The World Goes 'Round: The Songs of Kander & Ebb
One of the strongest assets of this production is the cast of three women and two men, all of whom are pretty spectacular. The evening starts off with the title song, and the zesty Trisha Rapier belts it out with a force that could raise the roof. This actress proves that she can also be quite touching with such songs as "My Coloring Book" and "Maybe This Time," as well as pretty saucy in the duet "Class," where she is perfectly matched by the sparkling Melissa Carlile-Price. Melissa Carlile-Price also delivers one of the most intense and perfectly acted songs in the show, "Colored Lights," early on in the evening, and finishes the first act off with a strong "How Lucky Can You Get?"
The adorable and quirky Kathy Calahan leads "All That Jazz" with a powerful presence to rival any actress I've seen deliver the number, on stage or screen, in Chicago. She also wins laughs with the funky "Arthur in the Afternoon" and is heartbreaking with a moving "A Quiet Thing."
Resembling a young Joel Grey, Eric Scott Kincaid is quite funny on the "Sara Lee" specialty number and delivers a lovely "Sometimes a Day Goes By." However, he is truly at his best with "Mr. Cellophane," a number that Grey famously sang in the long-running revival cast of Chicago. With the requisite white gloves, Eric Scott Kincaid manages to both pay homage to his predecessor as well as make the song his own. As the other male performer in the show, the good-looking, strong-voiced Aaron Young does wonders with "I Don't Remember You" and the sweet "Marry Me," and delivers a stunning rendition of the title song from Kiss of the Spider Woman.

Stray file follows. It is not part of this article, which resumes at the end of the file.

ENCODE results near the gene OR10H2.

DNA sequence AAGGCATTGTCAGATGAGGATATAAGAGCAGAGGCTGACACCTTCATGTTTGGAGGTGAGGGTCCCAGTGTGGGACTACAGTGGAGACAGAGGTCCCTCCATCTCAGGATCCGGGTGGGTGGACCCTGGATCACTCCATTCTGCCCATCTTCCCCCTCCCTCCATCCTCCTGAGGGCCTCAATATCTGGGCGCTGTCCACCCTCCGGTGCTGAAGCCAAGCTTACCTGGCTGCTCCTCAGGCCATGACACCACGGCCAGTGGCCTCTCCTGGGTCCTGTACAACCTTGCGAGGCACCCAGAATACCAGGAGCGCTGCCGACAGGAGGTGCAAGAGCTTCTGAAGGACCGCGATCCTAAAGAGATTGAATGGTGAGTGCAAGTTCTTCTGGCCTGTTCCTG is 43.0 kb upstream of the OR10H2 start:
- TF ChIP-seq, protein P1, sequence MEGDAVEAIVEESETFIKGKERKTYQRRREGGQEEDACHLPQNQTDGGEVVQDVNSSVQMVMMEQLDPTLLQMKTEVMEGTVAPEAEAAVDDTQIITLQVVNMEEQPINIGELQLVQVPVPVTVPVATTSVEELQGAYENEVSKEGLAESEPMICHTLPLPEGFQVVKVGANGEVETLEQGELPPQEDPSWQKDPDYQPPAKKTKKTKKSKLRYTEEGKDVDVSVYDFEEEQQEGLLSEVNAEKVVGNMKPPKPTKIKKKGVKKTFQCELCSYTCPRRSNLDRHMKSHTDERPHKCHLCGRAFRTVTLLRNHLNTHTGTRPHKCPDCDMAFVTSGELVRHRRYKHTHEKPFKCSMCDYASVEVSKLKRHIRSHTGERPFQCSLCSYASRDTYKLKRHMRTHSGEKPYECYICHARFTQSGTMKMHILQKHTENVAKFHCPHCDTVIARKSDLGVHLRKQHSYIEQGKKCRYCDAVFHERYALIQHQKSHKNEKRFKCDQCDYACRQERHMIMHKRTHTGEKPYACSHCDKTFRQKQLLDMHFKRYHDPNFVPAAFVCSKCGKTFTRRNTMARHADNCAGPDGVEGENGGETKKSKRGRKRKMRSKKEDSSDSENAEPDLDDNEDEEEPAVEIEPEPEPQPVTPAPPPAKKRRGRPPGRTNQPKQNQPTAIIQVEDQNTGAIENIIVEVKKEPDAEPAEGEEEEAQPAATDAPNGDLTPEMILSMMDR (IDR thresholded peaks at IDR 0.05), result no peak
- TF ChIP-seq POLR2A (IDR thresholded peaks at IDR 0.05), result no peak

Many of these songs are closely associated with Chita Rivera and (especially) Liza Minnelli, as well as other stars such as Robert Goulet and Lauren Bacall, but one of the triumphs of this production is that the director and his cast bring such freshness to these famous numbers that they sound newly minted. Also worthy of high praise are costume designer Diane Vanderkroef, whose parade of outfits deserves an ovation of its own, and choreographer Jeri Kansas, who keeps those strutting dance numbers zipping along. Add to that the attractive, minimalist set by David Heuvelman and spectacular lighting by Michael Megliola, as well as a terrific onstage band led by David John Madore, and you have all the ingredients for success.
Kander & Ebb left quite a legacy of beautiful and memorable songs and this show got me wondering whether someone will one day add tunes to this revue, or create a new one, from shows that the composing team wrote post-1991 (such as Steel Pier, Curtains, and The Scottsboro Boys). Still, as it stands now, The World Goes 'Round: The Songs of Kander & Ebb at the Music Theatre of Connecticut, with that fabulous cast, proves to be a snazzy and enjoyable evening of song and dance.
The World Goes 'Round: The Songs of Kander & Ebb continues performances at the Music Theatre of Connecticut in Norwalk, Connecticut, through November 23rd, 2014. For tickets, please visit www.musictheatreofct.com or call (203) 454-3883.